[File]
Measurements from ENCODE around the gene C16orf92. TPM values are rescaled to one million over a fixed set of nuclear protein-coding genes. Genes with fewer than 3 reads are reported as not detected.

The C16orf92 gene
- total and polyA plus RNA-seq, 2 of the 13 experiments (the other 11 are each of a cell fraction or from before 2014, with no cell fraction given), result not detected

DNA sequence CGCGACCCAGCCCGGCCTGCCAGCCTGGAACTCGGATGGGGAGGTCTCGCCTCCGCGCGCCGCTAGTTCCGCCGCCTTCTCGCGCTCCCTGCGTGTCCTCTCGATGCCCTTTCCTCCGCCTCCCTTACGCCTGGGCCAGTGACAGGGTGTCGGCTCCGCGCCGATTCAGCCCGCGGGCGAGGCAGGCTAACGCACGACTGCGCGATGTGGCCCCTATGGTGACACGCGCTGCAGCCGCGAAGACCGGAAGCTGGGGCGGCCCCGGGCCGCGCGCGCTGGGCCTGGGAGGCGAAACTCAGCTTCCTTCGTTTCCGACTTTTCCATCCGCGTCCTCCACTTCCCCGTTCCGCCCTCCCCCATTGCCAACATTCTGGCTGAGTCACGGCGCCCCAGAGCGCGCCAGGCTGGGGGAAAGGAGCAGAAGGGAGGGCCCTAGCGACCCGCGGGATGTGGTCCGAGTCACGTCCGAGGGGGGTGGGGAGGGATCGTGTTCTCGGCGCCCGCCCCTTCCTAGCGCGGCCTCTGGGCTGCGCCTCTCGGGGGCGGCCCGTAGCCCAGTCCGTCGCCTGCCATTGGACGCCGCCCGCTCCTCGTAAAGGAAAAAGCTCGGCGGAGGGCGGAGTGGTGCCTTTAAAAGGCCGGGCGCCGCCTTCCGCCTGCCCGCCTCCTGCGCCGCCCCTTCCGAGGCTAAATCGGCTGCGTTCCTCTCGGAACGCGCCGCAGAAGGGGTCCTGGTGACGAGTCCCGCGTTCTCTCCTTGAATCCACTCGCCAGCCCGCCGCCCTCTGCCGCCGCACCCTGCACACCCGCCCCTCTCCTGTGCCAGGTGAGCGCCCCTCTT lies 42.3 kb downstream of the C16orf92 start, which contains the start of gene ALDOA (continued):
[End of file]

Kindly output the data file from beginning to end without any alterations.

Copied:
Measurements from ENCODE around the gene C16orf92. TPM values are rescaled to one million over a fixed set of nuclear protein-coding genes. Genes with fewer than 3 reads are reported as not detected.

The C16orf92 gene
- total and polyA plus RNA-seq, 2 of the 13 experiments (the other 11 are each of a cell fraction or from before 2014, with no cell fraction given), result not detected

DNA sequence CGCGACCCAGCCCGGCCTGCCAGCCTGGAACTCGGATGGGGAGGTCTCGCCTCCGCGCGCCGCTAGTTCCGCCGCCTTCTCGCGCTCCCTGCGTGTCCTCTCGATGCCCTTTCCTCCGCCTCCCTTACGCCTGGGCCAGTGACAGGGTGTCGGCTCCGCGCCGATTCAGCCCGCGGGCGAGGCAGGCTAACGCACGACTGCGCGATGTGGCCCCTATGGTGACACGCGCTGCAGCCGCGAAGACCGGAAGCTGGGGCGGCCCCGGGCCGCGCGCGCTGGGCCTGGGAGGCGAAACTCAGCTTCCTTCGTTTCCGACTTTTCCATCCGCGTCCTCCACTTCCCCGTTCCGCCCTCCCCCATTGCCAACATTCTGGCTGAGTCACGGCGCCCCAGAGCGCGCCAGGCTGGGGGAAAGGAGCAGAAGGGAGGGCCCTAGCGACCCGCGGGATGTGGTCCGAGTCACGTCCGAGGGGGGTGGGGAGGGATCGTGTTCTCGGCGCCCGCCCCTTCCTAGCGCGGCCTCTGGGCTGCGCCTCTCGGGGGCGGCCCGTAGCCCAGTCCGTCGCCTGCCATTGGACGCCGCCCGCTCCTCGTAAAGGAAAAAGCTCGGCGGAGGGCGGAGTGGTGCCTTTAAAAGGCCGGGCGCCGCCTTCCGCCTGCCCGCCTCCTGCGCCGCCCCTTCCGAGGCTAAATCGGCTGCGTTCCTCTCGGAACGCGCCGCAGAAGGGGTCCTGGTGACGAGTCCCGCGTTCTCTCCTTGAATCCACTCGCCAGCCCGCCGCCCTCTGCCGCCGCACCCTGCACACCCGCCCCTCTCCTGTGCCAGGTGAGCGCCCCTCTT lies 42.3 kb downstream of the C16orf92 start, which contains the start of gene ALDOA (continued):